|This is the problem with the world. No time or respect for peanut butter...and don't even get me started on the practices of toothpaste.|
In Exhibit A (seen above) a knife has been used to make a sandwich or something of the like. This is a cardinal sin in my house. A sin that my wife laughs off, but no doubt will catch up to her when she has to give an account of her life.
I am a printmaker. I was before I knew there was such a thing. Printmakers love process, steps, and how things are created. We also love craft and usually precision. My wife wanted to be a painting major in college. But at the small school she went to the painting faculty was also the printmaking faculty and you had to take printmaking to be a painter...she changed her emphasis because she had such a distain for printmaking. This is why she doesnt understand the logic of peanut butter jars.
As a printmaker I not only enjoy the process but also the tools and history of a process. Most people make a peanut butter and jelly sandwich as follows (or its at least how I think they make one)
Step One: pull out two slices of bread.
Step Two: get a knife and use this incorrect tool to stab to the bottom of the jar to get less peanut butter than you need. Repeat this step like a bird hunting a worm in a tree until you get what you need.
Step Three: use a different knife to stab at the jelly in your jar until you have what you need. If need be lift jar up and scrap out the insides as they fall on your sandwich and hand.
Step Four: slap both pieces of bread together and enjoy your less than well crafted sloppy sandwich.
Step Five: wish you were a printmaker
Here is how and a bit of why I make peanut butter and jelly sandwiches the way I do.
Step One: Select bread, make a wise choice of grain and placement
Step Two: Get a spoon (not a barbaric knife). I use peanut butter as if it were printing ink out of the can (if you are right handed, if left handed reverse direction of rotation). Place the spoon at an angle back side facing yourself on the surface of the peanut butter and rotate jar in a clockwise direction and in one pull get what you need. Leaving the surface of the peanut butter clean and uniform. If you continue this healthy practice your jar will always look sharp and you will never be scraping the sided at the end.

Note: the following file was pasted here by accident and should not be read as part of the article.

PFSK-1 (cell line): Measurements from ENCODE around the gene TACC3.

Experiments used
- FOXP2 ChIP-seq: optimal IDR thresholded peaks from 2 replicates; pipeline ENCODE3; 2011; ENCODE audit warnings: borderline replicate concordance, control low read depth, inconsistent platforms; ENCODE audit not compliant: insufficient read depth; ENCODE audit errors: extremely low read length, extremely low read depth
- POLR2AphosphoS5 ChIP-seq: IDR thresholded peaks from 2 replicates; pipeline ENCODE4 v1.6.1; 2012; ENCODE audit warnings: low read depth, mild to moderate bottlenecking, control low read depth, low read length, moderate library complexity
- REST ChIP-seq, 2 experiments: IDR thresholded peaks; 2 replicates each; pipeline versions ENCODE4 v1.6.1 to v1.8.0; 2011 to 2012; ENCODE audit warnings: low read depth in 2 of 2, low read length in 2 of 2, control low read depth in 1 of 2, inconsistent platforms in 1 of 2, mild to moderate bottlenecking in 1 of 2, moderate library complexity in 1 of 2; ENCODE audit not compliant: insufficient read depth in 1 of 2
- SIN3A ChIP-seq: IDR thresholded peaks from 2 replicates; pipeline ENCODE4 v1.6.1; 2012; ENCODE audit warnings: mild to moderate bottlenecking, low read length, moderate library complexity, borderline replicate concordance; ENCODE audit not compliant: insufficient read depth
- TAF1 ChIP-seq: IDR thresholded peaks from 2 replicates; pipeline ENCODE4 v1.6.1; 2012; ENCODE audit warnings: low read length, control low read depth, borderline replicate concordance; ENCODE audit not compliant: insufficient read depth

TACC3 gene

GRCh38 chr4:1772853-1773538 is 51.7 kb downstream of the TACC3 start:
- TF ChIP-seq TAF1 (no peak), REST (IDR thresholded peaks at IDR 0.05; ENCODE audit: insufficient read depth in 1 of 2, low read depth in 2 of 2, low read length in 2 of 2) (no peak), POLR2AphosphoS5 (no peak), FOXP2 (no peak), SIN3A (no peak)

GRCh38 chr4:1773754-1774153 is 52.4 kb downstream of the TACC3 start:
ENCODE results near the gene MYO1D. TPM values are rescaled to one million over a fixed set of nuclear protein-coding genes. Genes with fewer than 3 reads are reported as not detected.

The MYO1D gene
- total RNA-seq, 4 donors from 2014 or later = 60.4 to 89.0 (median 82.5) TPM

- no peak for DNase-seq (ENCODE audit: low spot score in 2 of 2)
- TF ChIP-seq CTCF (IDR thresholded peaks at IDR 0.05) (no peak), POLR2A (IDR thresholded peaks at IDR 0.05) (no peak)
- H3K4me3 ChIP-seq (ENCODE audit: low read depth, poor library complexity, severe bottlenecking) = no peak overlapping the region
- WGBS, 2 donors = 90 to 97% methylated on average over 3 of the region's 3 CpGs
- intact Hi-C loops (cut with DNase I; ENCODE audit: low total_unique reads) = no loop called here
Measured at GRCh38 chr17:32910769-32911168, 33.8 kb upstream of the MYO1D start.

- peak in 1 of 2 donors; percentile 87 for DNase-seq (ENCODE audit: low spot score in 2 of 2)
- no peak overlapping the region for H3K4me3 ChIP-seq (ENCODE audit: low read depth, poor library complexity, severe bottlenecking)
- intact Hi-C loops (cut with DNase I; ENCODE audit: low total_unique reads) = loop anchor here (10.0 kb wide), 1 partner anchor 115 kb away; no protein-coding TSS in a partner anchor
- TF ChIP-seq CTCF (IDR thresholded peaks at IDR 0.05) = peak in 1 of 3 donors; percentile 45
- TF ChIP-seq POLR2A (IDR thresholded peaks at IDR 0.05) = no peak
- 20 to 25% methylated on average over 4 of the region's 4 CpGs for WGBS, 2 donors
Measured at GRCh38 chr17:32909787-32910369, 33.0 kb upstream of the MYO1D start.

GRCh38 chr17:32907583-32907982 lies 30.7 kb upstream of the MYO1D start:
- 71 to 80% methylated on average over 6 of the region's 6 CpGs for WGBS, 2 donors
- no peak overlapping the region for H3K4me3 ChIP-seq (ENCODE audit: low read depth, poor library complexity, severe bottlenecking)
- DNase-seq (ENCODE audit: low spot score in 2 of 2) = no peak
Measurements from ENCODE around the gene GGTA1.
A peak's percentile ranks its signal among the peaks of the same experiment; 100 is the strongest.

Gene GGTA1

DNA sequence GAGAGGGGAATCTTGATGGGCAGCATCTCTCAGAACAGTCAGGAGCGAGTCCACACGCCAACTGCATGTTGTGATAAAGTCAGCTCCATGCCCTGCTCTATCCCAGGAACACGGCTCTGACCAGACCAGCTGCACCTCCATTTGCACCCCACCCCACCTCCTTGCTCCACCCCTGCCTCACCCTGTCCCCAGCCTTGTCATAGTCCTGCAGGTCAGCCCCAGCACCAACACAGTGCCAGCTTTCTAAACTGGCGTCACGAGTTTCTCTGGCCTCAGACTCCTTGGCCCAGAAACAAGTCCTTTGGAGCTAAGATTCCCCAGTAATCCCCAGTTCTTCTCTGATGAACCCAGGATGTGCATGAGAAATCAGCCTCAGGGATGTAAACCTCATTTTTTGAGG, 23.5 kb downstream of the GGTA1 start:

Step Three: Hold bread in your hand when applying the peanut butter. This allows the drop in your palm to collect more peanut butter and in a few seconds more jelly than its edges...So that when you bite into your sandwich nothing squeezes out.
Step Four: using the same spoon, but now the front you can scoop out at much jelly as you need usually on the first go round. But what about the peanut butter getting in the jelly you say. As printmakers we are taught about the viscosity of layering inks and this is no different. The peanut butter being thinker and an oil based substance will not stick to your thinner water based substance.
Step Five: place both slices correctly aligned as they were cut from the loaf and enjoy your well crafted sandwich with the nice aftertaste of neat sustainable practices your mother would be proud of.
Step Six: be thankful you are a printmaker.
Each of us has such a wonderful varied perspective on life. How things should be done and opinions on how to get there. An artists perspective is slightly different. From paper choices, pen choices (thats a big one) even to clothing choices and peanut butter, all of these are affected because as artists we are interacting with not only products and interacting and functioning within how they are made and why. So next time you make a sandwich please don't think like a painter but think like a printmaker.
(**now next time you have to decide something quickly please think like a painter and not a printmaker, but thats a story for another time)
|Seen above is Exhibit B: how peanut butter should look all the time when removed correctly.|